All-season tires work perfectly well for most drivers, but enthusiasts who want to maximize the capabilities of their vehicle will want to seek out high-performance tires engineered with special construction, unique rubber compounds, and summer tread patterns. These tires, labeled as “extreme performance” or “R-compound,” have been engineered to corner and brake with tenacity while handling the high speeds and high temperatures associated with racing.
To learn more about these tires, we spoke with Rick Brennan, Executive Director of Marketing at Falken Tire:
1. What is the difference between “performance summer” and “track” tires?
A few years ago, there was a vast difference between tires dedicated for the track and a performance summer tire. Street tire technology has since advanced to the point that the lines between the two have blurred. However, there are some differences to keep in mind when considering a tire for the track or a performance tire for the road. Consider the Uniform Tire Quality Grade (UTQG) rating of the tire you are thinking of purchasing. UTQG ratings are a bit subjective, because they are issued by the manufacturer, but when you start to consider tires with a UTOG rating of under 300, you are beginning to trade daily driving characteristics – such as ride comfort or hydroplaning resistance – for on-track performance.
There are several extreme performance tires, such as our Falken RT615K, which provides aspects of both track tires, as well as performance summer tires. The blend of high-level performance makes them usable both on the track, and for driving to and from the track.
2. What does the term “R Compound” refer to?
R-Compound tires aren’t strictly defined, but essentially, they are a tire that offers the highest level of on-track performance with the bare minimum ability to be used on the street. R-Compound tires are Department of Transportation (D.O.T.) approved on the street and have a UTOG (Uniform Tire Quality Grade) rating of 140 or less. However, these are not the sort of tires you’d probably want to live with on a day-to-day basis. They are designed to be as fast as possible on the track, with little emphasis on the types of conditions you encounter every day. They will provide a huge amount of braking and cornering forces, but will not perform well in the rain or in very cold conditions.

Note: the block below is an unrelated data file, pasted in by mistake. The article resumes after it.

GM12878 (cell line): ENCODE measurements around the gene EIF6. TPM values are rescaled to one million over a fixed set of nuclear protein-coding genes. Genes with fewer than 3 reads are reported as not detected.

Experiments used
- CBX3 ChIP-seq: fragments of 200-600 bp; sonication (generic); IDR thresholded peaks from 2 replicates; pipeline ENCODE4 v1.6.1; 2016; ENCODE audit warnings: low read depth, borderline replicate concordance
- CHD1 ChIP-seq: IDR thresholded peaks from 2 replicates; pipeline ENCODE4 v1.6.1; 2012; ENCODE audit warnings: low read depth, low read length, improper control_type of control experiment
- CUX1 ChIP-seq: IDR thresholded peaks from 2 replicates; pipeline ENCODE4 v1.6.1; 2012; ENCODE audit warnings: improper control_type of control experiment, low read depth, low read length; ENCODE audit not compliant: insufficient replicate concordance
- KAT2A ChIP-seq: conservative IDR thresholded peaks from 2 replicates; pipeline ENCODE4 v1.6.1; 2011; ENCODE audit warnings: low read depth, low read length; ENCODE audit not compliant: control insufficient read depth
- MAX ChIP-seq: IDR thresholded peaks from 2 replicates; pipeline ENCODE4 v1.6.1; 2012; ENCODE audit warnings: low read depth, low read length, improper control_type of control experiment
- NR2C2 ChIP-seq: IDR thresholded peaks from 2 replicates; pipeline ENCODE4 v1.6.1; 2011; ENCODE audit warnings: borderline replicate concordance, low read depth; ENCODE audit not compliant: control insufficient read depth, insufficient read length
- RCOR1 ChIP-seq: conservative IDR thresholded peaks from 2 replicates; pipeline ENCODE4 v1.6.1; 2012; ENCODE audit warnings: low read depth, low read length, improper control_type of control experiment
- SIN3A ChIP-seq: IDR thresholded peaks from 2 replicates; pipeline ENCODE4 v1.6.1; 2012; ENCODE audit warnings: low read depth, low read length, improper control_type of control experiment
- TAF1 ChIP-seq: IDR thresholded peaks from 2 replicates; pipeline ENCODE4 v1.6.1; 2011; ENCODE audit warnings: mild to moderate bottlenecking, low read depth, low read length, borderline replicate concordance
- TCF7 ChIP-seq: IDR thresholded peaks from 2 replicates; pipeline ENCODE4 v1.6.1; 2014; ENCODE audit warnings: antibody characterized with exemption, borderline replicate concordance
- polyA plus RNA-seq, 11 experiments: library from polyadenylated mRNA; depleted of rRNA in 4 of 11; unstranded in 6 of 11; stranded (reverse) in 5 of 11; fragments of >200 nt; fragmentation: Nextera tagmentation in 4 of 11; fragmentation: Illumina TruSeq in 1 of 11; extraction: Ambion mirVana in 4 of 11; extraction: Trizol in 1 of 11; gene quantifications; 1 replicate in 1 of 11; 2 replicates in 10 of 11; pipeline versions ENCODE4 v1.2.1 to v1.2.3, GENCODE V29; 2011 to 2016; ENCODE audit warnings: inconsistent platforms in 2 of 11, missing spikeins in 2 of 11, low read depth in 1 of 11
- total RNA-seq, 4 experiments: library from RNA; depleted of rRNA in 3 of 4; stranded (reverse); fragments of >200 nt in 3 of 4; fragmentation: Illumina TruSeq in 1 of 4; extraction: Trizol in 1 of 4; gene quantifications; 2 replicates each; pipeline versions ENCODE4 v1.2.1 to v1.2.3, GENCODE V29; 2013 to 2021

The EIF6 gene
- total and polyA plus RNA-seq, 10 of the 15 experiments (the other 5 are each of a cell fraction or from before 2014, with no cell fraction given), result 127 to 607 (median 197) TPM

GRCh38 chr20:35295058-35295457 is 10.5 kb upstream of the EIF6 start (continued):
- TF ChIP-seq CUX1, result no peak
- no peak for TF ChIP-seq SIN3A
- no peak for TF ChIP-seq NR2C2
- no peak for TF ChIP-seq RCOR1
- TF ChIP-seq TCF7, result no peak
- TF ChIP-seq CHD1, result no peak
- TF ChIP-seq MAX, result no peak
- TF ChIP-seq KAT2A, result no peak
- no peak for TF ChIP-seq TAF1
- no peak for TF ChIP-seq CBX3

3. Can I drive on track tires every day?
This will depend on the tire that you select and what your driving habits are. There are a couple of reasons that you probably don’t want to use track tires on a daily basis. Track tires will wear our much quicker than, for example, all-season tires. In addition, using track tires on a daily basis is not cost efficient.. They also transmit more road vibration and noise, and won’t be very good in the rain or in extremely cold temperatures. There are a number of summer performance tires – I use the example of our Falken FK453 vs. the RT615K – that will provide a good amount of on-track performance and be much more comfortable for daily use.
4. Do track tires last as long as standard tires?
Track tires tend to have a much shorter life span than a performance summer tire. Generally speaking, the lower the UTQG number, the shorter the life of the tire.
5. Do track tires operate at different temperatures?
Track tires will be able to withstand higher temperatures, and withstand them for a much longer period of time, than summer performance tires. In fact, track tires must be very hot before they begin to generate grip. In contrast, summer performance tires will overheat and begin to lose substantial grip under these high temperatures.
6. How often should I check my tire pressures at the track?
At minimum, check them before and after each session. Optimum tire pressure will vary based on a variety of factors, but it’s important to keep in mind that ambient and track temperatures could change greatly throughout the day and you will need to adjust your cold temperatures accordingly. Additionally, if you drive to and from the track on your tires you will need to reset you pressures for driving on the road.
7. What are heat cycles?
A heat cycle occurs when a tire is taken from its ambient temperature to its full operating temperature. It is difficult to say when this happens precisely, but we can assume that after a few laps on the track the tires have reached their full operating temperature. Some tires are extremely sensitive to heat cycles, and will experience a large drop in performance after only a few heat cycles. Others will perform similarly over a large number of cycles and many days at the track.
8. I spun out on the track — how do I know if I damaged the tire?
The potential damage that comes from spinning out is a flat spot. This can also potentially happen under braking but is not an issue in a modern car with anti-lock brakes. A flat spot occurs when the tire slides across the surface, literally wearing a patch of the rubber away and creating a flat section on the tire. This will be very obvious, as the tire will have a vibration. If you have a flat spot you must replace the tire. Anytime you go off the track, it is a good idea to visually inspect each tire and check air pressures to make sure there is no slow leak caused by a puncture or damage caused to the bead.
9. How should track tires be stored during the off season?
There are a few simple steps that should be taken to ensure your tires are ready for your next day at the track. Take them off of your car and store them on their side in a cool (between 40 and 90 degrees), dark and dry place. Wrap them in black plastic bags, and don’t leave them in direct sunlight.